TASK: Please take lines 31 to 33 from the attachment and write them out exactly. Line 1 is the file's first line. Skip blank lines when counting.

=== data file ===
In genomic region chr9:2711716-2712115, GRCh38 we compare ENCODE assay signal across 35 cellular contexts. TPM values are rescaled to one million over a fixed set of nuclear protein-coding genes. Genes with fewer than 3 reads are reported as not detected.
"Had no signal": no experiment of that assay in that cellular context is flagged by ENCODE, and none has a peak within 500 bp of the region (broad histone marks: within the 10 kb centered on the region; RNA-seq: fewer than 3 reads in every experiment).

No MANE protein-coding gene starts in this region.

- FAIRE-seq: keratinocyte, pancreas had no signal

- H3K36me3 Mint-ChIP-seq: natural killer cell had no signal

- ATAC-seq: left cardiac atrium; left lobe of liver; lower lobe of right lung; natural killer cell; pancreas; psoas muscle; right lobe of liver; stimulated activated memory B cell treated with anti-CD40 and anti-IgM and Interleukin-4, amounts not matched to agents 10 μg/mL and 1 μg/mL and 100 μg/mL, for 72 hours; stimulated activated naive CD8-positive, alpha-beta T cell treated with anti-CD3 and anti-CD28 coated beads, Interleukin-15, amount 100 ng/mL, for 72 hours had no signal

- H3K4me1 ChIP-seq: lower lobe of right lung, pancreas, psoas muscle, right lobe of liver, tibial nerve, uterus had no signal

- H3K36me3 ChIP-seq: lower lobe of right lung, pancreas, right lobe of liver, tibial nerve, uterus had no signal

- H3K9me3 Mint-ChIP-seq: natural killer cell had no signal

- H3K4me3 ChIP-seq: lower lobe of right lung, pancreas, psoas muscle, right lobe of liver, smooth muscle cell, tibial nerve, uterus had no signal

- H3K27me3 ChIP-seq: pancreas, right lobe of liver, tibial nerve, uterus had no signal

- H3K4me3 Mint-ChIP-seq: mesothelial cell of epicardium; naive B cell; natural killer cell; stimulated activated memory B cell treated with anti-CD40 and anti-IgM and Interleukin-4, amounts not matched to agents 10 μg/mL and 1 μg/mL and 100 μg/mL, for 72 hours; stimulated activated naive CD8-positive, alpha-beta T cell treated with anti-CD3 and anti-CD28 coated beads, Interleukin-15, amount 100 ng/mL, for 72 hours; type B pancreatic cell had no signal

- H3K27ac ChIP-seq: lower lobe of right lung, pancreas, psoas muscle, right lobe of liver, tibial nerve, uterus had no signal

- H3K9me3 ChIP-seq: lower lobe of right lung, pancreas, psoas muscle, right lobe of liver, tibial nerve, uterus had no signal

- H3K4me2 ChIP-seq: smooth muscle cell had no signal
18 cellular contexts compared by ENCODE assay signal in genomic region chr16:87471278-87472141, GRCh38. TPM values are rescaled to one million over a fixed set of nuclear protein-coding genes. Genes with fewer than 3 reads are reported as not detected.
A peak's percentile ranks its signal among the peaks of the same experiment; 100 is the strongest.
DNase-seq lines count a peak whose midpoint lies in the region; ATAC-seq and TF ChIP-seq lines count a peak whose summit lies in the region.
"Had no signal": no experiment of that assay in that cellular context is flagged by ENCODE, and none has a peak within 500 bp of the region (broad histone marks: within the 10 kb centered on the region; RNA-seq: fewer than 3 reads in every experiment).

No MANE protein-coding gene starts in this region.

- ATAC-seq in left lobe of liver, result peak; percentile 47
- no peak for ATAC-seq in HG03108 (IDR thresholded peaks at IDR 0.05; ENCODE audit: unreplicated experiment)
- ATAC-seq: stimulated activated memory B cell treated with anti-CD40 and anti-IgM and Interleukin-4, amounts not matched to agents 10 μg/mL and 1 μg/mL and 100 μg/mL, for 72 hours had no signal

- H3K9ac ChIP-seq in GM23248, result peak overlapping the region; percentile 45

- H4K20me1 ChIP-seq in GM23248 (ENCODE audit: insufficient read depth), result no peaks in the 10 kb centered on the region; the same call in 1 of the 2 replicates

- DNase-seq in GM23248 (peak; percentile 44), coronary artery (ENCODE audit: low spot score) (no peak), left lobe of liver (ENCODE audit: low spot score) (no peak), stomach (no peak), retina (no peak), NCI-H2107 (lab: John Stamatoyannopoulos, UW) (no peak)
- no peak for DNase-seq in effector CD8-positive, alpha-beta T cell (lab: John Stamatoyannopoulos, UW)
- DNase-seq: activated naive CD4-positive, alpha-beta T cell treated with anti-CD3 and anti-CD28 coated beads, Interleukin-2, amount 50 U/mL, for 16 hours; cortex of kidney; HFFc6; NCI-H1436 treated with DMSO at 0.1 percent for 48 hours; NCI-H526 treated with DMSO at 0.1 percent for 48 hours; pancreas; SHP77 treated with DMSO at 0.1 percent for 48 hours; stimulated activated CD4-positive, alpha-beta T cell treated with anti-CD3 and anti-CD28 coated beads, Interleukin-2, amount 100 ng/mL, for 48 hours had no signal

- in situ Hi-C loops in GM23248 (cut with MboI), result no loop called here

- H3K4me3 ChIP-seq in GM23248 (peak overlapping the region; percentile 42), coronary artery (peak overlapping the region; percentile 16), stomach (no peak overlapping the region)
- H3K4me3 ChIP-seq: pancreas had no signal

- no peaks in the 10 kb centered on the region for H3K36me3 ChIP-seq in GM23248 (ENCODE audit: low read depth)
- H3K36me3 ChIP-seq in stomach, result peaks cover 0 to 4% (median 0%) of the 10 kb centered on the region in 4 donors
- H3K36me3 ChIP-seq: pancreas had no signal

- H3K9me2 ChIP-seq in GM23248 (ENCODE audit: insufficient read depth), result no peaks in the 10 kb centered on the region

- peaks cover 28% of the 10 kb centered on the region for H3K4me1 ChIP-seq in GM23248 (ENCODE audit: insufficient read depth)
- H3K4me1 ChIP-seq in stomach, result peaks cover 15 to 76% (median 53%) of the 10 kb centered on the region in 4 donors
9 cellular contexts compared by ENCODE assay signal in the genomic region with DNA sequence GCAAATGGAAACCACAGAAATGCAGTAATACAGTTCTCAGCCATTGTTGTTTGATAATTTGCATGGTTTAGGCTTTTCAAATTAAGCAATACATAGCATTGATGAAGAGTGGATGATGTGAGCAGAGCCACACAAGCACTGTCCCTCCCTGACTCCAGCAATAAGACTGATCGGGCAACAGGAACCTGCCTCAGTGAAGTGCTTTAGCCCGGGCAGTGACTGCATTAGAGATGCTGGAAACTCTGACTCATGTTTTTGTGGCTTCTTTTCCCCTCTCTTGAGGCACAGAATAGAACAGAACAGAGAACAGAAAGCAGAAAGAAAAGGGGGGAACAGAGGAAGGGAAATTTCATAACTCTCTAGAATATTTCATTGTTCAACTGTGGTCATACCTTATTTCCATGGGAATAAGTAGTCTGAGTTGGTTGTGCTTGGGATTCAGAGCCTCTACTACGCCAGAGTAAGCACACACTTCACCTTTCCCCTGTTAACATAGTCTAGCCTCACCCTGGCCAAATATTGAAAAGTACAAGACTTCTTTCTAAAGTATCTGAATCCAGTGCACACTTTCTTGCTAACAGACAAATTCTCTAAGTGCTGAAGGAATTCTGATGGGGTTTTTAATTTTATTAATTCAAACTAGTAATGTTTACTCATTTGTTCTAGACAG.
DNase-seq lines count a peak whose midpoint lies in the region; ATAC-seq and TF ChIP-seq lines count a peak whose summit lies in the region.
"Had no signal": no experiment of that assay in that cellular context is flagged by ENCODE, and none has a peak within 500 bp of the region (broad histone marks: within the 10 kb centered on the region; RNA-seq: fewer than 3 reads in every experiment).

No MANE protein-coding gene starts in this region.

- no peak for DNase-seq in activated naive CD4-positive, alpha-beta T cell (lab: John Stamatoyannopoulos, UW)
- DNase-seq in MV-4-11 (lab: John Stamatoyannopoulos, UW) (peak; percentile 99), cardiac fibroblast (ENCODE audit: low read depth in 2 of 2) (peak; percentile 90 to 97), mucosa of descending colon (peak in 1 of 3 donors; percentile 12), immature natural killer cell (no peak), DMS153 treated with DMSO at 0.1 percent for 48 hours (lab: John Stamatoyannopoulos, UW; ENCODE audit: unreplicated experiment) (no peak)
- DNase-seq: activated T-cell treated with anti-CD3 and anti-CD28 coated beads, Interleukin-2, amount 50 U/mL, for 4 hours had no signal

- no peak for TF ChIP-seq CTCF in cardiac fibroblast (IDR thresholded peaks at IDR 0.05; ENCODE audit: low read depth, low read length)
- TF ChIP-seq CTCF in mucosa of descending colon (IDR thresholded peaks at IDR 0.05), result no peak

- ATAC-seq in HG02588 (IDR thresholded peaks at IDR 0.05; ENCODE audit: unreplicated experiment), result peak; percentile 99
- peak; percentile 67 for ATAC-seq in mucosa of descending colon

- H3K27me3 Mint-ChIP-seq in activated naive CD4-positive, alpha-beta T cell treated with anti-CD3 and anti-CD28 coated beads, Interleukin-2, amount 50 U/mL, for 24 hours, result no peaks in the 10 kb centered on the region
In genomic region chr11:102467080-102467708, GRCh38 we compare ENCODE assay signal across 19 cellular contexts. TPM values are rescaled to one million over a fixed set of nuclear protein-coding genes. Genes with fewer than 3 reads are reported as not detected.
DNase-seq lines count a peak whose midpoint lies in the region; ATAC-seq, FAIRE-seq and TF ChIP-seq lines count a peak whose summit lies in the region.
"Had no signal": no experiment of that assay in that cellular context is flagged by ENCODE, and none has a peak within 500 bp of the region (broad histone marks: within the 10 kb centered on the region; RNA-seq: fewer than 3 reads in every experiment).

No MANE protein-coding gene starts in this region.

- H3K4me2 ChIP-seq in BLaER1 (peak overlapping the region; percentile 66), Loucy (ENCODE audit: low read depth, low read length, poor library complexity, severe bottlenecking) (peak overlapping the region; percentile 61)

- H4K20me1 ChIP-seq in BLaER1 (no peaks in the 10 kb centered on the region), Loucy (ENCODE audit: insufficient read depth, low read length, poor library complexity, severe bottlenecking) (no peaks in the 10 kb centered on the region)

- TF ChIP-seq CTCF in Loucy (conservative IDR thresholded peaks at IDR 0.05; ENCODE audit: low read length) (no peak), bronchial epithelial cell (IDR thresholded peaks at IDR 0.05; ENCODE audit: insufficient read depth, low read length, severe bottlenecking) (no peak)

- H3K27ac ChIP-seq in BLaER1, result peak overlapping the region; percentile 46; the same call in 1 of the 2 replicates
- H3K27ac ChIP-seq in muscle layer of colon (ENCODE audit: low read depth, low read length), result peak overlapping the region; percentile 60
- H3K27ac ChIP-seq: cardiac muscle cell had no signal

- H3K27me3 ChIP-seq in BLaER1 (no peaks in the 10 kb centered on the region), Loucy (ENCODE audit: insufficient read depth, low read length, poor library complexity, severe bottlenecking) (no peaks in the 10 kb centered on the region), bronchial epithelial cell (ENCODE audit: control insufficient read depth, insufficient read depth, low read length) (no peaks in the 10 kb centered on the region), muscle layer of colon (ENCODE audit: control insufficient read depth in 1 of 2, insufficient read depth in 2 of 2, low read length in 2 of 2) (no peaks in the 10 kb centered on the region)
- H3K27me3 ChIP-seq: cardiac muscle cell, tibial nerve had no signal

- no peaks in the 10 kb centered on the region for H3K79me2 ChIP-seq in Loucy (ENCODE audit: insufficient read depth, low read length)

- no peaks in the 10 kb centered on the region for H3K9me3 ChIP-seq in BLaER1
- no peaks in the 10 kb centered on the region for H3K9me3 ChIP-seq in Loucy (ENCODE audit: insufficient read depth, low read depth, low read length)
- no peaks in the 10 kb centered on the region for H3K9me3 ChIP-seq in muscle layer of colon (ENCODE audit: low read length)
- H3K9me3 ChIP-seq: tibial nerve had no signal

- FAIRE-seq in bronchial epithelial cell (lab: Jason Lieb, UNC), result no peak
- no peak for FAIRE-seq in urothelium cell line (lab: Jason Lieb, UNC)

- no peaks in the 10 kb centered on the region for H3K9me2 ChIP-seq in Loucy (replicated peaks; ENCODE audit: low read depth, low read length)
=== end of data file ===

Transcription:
- H3K4me3 ChIP-seq: pancreas had no signal

- no peaks in the 10 kb centered on the region for H3K36me3 ChIP-seq in GM23248 (ENCODE audit: low read depth)
- H3K36me3 ChIP-seq in stomach, result peaks cover 0 to 4% (median 0%) of the 10 kb centered on the region in 4 donors